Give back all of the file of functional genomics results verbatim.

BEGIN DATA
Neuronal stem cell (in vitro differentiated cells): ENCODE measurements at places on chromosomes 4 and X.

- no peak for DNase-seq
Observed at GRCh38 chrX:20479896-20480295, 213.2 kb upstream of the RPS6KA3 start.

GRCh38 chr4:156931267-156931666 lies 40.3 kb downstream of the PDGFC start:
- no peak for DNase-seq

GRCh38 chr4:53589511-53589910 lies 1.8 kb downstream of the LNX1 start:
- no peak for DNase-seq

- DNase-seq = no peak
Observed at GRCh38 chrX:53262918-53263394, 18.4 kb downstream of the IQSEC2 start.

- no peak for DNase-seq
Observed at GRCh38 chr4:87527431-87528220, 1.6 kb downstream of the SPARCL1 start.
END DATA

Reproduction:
Neuronal stem cell (in vitro differentiated cells): ENCODE measurements at places on chromosomes 4 and X.

- no peak for DNase-seq
Observed at GRCh38 chrX:20479896-20480295, 213.2 kb upstream of the RPS6KA3 start.

GRCh38 chr4:156931267-156931666 lies 40.3 kb downstream of the PDGFC start:
- no peak for DNase-seq

GRCh38 chr4:53589511-53589910 lies 1.8 kb downstream of the LNX1 start:
- no peak for DNase-seq

- DNase-seq = no peak
Observed at GRCh38 chrX:53262918-53263394, 18.4 kb downstream of the IQSEC2 start.

- no peak for DNase-seq
Observed at GRCh38 chr4:87527431-87528220, 1.6 kb downstream of the SPARCL1 start.